Other sales bosses are less sanguine. “I think they do want to use leverage to try to force us to lower rates,” said one network exec. “At the end of the day they haven’t been very successful at doing that.” (For one thing, the TV marketplace is not a zero-sum game. Pricing depends on rate-of-change, not market share.)
At least one exec who manages north of $1 billion in national TV inventory questioned the assumption that POG would lift the GroupM model. “Starcom, MediaVest and Zenith all operate as autonomous agencies, so why would Publicis suddenly decide to reverse that? These are brands that are meant to stand on their own merits. They achieve different things. You’re going to do away with all that brand equity after the merger goes through? Don’t think so.”
As TV execs mulled over the whys and wherefores, publishing and radio execs likewise downplayed the notion that the combined company would have more leverage in negotiating ad rates.
"That's not generally how the holding companies have approached the market," said Paul Caine, CEO of radio company Dial Global and formerly the chief revenue officer of People and Sports Illustrated Time Inc. "We're still talking to them account by account, division by division, agency by agency. We're not seeing holistic deals by buying groups."
David Jackson, evp at fitness and celebrity publisher American Media Inc., said that as print selling has become more integrated with digital and other platforms, it’s become harder for agencies to drive down costs. “Gone are the days when you’re just doing a print buy,” Jackson said. “Our partners no longer look at print versus digital versus mobile. We don’t package any one part of our business any longer.”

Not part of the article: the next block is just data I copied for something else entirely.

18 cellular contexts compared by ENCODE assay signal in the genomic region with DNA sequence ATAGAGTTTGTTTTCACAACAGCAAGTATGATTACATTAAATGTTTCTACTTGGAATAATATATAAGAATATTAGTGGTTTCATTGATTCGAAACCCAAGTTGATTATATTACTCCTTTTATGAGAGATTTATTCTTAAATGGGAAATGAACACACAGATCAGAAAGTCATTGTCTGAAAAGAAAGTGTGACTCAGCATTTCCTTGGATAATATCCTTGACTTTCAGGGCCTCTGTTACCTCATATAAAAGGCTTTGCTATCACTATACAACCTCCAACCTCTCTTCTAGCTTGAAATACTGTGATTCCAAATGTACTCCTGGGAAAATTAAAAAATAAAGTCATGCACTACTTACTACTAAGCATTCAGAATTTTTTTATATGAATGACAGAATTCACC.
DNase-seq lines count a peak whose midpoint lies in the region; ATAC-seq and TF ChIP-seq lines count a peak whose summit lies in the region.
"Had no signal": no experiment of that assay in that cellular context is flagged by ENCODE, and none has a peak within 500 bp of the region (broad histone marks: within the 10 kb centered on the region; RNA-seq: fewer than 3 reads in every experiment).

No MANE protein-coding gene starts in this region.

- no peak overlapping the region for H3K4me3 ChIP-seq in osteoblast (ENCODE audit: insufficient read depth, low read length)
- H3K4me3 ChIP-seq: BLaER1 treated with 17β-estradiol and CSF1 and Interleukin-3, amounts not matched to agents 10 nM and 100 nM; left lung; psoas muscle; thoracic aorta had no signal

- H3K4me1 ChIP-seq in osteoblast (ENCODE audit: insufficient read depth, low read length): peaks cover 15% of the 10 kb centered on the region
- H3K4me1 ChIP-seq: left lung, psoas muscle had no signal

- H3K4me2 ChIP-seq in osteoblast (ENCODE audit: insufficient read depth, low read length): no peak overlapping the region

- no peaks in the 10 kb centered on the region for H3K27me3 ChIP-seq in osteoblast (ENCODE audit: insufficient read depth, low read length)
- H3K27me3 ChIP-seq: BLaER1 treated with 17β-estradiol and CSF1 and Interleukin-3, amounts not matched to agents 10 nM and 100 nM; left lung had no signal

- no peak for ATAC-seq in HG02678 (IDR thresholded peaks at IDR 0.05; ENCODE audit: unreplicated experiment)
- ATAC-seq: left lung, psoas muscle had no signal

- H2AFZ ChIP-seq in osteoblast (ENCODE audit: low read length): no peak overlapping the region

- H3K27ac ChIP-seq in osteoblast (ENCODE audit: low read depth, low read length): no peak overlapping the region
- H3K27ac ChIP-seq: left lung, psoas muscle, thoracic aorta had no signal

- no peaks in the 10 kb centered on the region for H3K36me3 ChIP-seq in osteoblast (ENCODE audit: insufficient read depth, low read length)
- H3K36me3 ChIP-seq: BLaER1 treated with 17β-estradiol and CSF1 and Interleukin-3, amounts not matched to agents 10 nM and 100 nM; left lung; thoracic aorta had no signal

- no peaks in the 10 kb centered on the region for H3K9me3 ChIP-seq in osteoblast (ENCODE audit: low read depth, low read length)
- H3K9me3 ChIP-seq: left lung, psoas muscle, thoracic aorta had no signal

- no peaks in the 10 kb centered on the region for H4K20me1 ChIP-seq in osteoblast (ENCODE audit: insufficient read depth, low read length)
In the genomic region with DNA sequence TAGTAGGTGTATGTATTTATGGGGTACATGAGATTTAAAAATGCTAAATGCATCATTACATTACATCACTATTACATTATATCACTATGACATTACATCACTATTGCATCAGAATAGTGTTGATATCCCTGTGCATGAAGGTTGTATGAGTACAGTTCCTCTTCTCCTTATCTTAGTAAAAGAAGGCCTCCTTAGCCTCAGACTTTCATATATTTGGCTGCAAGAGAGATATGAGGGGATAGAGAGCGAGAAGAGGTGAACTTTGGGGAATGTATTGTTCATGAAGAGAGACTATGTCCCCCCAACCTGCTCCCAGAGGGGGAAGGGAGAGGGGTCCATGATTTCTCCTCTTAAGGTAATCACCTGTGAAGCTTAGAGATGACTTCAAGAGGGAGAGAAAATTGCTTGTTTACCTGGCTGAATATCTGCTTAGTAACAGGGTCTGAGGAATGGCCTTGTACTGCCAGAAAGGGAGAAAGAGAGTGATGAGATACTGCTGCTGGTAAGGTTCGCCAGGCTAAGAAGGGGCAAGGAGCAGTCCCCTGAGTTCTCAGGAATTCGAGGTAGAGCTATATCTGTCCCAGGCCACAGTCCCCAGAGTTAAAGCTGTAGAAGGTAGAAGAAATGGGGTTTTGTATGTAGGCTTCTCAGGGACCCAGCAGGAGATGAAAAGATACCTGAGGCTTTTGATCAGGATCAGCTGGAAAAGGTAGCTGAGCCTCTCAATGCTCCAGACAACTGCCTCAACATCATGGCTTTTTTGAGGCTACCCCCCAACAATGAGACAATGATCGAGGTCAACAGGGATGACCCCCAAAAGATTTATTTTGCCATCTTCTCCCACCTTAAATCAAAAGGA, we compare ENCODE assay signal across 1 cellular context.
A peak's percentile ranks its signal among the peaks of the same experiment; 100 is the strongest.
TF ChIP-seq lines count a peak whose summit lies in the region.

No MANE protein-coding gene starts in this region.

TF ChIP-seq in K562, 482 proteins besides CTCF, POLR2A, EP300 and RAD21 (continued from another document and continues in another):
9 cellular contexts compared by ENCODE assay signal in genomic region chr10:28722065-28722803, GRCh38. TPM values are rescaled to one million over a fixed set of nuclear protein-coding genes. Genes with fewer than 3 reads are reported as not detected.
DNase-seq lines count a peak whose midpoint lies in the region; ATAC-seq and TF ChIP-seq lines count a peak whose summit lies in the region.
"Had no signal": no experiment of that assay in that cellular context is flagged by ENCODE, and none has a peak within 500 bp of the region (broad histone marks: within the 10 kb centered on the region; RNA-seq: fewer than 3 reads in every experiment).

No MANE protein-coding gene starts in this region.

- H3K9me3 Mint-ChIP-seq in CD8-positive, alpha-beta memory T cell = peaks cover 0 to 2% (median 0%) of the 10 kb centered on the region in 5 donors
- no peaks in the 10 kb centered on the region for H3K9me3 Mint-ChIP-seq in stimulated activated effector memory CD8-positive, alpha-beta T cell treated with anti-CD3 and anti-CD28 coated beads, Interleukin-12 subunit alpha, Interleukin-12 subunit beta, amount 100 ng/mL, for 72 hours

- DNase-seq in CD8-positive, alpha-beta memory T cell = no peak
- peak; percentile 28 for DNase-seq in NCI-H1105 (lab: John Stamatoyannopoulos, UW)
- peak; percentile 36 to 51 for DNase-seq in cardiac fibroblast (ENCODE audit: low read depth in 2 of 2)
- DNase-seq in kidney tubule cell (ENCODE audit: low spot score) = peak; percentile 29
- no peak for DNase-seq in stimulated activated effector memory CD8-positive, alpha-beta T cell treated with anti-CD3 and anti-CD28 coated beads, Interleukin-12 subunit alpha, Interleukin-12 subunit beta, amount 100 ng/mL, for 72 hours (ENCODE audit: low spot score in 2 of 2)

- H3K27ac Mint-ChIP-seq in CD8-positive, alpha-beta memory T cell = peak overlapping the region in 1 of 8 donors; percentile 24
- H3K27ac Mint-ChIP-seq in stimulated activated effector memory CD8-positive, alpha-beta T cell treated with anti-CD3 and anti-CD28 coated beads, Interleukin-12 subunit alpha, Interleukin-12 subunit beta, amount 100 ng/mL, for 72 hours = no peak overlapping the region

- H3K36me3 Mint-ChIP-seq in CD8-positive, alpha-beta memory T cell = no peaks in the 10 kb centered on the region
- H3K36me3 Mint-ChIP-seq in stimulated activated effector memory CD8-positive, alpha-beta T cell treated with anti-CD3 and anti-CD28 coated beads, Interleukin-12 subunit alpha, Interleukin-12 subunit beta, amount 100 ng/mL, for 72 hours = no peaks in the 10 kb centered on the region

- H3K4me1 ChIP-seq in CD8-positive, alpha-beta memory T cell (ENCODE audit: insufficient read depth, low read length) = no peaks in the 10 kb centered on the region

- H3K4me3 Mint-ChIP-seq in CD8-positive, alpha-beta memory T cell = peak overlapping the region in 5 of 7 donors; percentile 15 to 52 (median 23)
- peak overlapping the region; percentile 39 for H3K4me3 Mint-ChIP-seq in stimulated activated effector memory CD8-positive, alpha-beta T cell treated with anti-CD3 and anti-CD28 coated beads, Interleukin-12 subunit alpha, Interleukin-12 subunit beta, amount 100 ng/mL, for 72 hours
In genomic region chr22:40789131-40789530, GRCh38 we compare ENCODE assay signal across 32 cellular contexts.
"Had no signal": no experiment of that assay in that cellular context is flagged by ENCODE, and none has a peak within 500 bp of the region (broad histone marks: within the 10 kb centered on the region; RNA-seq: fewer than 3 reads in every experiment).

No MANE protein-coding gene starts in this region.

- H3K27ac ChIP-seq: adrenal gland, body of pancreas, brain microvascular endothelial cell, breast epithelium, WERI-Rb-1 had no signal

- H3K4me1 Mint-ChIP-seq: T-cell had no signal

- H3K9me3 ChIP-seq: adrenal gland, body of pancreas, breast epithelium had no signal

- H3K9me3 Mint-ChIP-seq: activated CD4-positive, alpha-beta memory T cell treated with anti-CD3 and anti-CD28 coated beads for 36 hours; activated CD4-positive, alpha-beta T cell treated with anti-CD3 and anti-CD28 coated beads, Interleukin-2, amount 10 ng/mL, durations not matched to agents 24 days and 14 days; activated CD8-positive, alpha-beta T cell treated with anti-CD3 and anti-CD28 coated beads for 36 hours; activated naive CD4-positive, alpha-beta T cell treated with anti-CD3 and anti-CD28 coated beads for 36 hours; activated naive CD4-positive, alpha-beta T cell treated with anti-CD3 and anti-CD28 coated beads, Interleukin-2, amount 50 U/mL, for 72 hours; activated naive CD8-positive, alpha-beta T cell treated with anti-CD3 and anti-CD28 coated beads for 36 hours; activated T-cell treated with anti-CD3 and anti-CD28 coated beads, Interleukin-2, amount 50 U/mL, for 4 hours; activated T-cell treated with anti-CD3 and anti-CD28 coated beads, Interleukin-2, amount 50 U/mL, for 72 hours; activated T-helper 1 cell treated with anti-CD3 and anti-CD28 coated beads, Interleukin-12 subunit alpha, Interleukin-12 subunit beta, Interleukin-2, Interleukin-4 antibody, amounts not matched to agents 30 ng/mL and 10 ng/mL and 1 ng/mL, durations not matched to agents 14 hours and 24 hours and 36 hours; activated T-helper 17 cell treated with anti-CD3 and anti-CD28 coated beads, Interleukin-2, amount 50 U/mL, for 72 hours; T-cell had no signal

Others take the view that agencies aren’t taking advantage of their clout as it is and that the merger is more about wringing costs out of their operations than driving down rates.
A Wall Street analyst who wasn’t authorized to speak on the record echoed that view. “If you’re a seller of great content, I really don’t think this case is going to have great impact,” the analyst said. “There’s a ton of buyers for your service. Maybe for the marginal content [though].”
Many execs in the digital-media space said that the merger wouldn’t necessarily usher in sweeping changes in that sector. “We have rates with advertisers based on what category of client they are, not based on what agency they’re with,” said Jason Krebs, president of sales and marketing at Blip. “It’s very hard to see that changing. It’s almost unseemly for an agency to think that because they spend with you for one piece of business they should get a rate preference for another piece of business.
“What we really know about how agencies make money, and how hard it is to make those margins, is that they are big banks," continued Krebs. "They make money when they pay their media partners.”
While early estimates see POG laying claim to a 40 percent market share of the six major agency holding companies, the current leader isn’t exactly shaking in its boots. Characterizing the proposed merger as “an interesting move,” GroupM global president Dominic Proctor suggested that achieving scale may be easier said than done.
“Neither Omnicom nor Publicis was able to bring their investment teams together effectively as individual companies, so it will be fun to see if [Publicis and Omnicom] can now do it together,” Proctor said. “Getting scale in media investment management is critical for clients, but it only works if it all joins up. … Media investment management relies heavily on scale, but scale counts for nothing if it continues to be disparate.”
Should Publicis and Omnicom clear regulatory approvals, the deal could be closed before the end of the year. —Additional reporting by Lucia Moses and Sam Thielman